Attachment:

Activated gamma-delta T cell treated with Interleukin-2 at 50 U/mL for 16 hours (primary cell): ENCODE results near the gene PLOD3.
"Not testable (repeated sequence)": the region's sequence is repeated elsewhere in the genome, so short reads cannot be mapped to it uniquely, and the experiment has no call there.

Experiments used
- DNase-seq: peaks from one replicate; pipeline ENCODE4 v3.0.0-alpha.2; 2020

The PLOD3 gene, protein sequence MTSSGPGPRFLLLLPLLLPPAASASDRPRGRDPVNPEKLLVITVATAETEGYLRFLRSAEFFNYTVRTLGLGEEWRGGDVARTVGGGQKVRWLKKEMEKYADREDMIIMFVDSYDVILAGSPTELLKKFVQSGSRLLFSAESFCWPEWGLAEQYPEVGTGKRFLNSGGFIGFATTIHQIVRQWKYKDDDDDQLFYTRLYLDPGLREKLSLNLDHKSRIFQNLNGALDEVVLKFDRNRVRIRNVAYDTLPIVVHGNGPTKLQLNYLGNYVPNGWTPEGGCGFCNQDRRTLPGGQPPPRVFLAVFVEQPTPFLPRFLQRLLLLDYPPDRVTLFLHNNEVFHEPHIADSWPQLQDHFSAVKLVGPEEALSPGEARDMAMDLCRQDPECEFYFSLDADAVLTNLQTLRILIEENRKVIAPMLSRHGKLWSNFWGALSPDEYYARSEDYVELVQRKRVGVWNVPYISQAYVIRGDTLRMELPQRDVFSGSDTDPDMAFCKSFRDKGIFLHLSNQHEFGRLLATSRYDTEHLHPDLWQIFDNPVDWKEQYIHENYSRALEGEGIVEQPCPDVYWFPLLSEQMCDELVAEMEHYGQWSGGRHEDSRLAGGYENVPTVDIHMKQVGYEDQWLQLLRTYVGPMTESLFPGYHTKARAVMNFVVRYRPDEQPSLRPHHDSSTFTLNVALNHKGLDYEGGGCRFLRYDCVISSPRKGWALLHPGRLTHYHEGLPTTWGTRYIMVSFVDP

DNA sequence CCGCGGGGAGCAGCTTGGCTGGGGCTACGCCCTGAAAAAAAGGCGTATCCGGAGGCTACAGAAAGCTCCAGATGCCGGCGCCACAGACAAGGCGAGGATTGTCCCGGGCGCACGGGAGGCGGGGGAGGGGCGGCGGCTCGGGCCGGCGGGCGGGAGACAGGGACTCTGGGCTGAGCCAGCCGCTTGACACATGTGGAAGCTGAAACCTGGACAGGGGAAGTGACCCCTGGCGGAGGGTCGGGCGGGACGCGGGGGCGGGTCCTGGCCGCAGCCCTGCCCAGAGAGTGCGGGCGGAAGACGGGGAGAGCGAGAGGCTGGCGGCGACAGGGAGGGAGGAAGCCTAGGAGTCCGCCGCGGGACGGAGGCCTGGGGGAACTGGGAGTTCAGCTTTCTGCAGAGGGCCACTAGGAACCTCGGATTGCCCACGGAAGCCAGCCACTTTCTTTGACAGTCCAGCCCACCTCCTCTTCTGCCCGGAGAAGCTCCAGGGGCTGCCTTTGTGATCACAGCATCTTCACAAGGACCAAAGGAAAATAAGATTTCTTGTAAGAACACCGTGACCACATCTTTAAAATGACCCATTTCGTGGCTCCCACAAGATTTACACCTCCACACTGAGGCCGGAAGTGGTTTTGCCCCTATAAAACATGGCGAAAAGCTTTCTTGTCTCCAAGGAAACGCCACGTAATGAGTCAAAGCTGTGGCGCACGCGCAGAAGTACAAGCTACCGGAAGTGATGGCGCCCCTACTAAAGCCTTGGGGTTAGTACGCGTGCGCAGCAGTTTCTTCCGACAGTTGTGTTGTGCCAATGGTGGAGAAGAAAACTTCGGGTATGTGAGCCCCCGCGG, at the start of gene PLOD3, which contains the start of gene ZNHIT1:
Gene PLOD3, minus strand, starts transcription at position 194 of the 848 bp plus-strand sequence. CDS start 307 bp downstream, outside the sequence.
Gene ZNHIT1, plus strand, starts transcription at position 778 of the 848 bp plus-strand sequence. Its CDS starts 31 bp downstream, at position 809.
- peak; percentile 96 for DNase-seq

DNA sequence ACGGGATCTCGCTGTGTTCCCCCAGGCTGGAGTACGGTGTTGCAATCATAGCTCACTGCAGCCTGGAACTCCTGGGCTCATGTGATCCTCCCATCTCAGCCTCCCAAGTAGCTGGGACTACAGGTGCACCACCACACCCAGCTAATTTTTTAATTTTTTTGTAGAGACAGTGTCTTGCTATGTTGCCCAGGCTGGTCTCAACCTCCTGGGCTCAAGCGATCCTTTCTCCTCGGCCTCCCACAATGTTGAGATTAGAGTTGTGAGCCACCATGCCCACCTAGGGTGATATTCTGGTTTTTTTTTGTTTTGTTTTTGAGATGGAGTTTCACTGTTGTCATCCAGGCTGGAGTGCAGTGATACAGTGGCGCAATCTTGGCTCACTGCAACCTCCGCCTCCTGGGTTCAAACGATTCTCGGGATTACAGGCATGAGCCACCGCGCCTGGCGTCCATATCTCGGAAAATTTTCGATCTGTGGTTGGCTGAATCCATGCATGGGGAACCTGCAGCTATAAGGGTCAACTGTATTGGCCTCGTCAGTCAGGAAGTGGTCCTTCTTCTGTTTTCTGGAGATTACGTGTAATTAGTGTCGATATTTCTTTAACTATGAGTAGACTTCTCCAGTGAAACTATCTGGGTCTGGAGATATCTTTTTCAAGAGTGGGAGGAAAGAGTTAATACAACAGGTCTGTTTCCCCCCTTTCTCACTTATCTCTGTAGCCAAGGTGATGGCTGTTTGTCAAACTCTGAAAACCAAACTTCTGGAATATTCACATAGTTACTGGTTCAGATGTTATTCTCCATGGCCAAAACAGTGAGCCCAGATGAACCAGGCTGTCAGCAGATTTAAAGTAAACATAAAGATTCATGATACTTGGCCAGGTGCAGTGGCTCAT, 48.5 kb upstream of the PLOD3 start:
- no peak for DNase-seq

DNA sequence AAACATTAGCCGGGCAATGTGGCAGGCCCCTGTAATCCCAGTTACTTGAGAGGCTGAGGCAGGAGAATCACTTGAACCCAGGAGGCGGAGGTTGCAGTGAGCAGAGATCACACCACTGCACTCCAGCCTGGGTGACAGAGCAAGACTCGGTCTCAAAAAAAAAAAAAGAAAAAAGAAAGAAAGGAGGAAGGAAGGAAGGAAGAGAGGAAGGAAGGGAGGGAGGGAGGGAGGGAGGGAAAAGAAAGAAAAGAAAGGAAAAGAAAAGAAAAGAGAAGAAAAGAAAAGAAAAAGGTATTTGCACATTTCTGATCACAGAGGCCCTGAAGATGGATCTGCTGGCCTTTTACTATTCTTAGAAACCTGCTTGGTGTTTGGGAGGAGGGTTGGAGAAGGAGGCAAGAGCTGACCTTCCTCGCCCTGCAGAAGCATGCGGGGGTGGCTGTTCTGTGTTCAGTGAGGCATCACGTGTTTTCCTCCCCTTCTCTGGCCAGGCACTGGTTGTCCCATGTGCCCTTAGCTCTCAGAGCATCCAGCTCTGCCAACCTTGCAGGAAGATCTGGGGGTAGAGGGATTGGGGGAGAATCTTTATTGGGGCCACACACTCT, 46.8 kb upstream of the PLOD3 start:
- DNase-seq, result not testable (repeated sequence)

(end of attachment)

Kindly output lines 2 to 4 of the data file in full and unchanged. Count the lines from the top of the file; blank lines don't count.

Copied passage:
"Not testable (repeated sequence)": the region's sequence is repeated elsewhere in the genome, so short reads cannot be mapped to it uniquely, and the experiment has no call there.

Experiments used
- DNase-seq: peaks from one replicate; pipeline ENCODE4 v3.0.0-alpha.2; 2020